PITTSBURGH -- For a scary moment, neither the game nor their excellent start mattered to the Chicago Cubs. Not when Sammy Sosa was clutching at his broken helmet, a look of fear and anger crossing his face.
|Sammy Sosa's helmet tells the tale after he is hit by a Salomon Torres pitch. (AP)|
"The helmet saved me," said Sosa, who hit his 504th career homer earlier in the game. "Yeah, I've never gotten hit like that before."
Torres (2-0), who shares the same Dominican Republic hometown as Sosa, also was shaken but still pitched five shutout innings in relief of injured Pittsburgh starter Josh Fogg. Fogg lasted only an inning because of a strained abdominal muscle.
The Pirates won for only the second time in eight games and ended the Cubs' five-game winning streak.
Sosa had no chance to duck away from Torres' up-and-in pitch with the Pirates leading 7-2 in the fourth. Sosa initially glared at Torres, then clutched at his helmet as he realized what had happened.
Sosa never went down, though he looked dazed as trainer Dave Tumbas asked him a series of questions. He walked off the field without help and was examined by Pirates doctors, then by those at a nearby hospital. He returned to the clubhouse shortly after the game ended.
Before the game, Sosa and Torres exchanged greetings near the Pirates' bullpen and wished each other luck.
"I never meant to hit him," said Torres, who was out of organized baseball for five seasons before joining the Pirates last season. "I felt very badly about it. We're from the same town and he's like an idol to me."
Sosa tied Eddie Murray for 17th place on the career homer list with his two-run shot in the first off Fogg, who injured an abdominal muscle while batting in his previous start.
"Once he got on the mound, you could tell he didn't have anything," manager Lloyd McClendon said.
Torres limited the Cubs to one hit through the sixth inning, only to be lifted himself after being hit in the left knee by Juan Cruz's pitch in the sixth.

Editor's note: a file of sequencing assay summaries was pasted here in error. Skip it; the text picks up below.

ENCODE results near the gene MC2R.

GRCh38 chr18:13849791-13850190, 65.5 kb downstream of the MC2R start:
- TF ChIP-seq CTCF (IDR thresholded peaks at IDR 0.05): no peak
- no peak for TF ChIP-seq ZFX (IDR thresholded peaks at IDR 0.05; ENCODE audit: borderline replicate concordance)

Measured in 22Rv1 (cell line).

"They told me a couple of days ago they might need me for this game," Torres said. "So I paid close attention and really went over all the hitters in my head as (Saturday night's) game went along, in case I had to pitch."
The Pirates, held to three runs or fewer in 12 of their previous 13 games, took advantage of some poor Cubs infield defense and Shawn Estes' wildness to open the 7-2 lead in the third. Estes (1-2) allowed seven hits and walked three in three innings.
"We didn't play good defense," manager Dusty Baker said. "It was 5-2 in the second, and it should have been 2-2. I'm disappointed because we didn't play a very good game."
Pokey Reese's two-run single -- his only hit of the series -- and third baseman Mark Bellhorn's two-base error on Torres' bunt keyed the five-run second. The Pirates scored more runs in the inning than they did in all but one of their previous 13 games.
The Pirates twice got hits on grounders that second baseman Mark Grudzielanek couldn't make a play on, Reese's single between first and second and Kenny Lofton's two-run single.
"The baseball gods owed us that," Lofton said. "We've been hitting the ball hard but had nothing to show for it."
Pittsburgh had been held to nine runs while losing four of their first five to the Cubs.
Before his big scare, Sosa hit his fifth homer of the season and 475th with the Cubs. It was his fourth homer in nine games and ran his hitting streak to 10 games. Sosa needs seven homers to tie Mel Ott for 16th place and eight to tie Ernie Banks and Eddie Matthews for 14th place.
- Joe Beimel, Brian Boehringer and Scott Sauerbeck followed Torres with a scoreless relief inning each.
- The Pirates didn't commit an error for only the fourth time in 18 games.
- Pittsburgh is 6-0 when scoring more than four runs.
- Lofton was 2-for-26 in seven games before getting three hits.
- The Cubs were denied only their second series sweep in two seasons.
- Estes was the first Cubs starter to lose in six games.
- Reese had six strikeouts and grounded into a double play in his other seven at-bats in the series.
The Associated Press News Service
Copyright 2003, The Associated Press, All Rights Reserved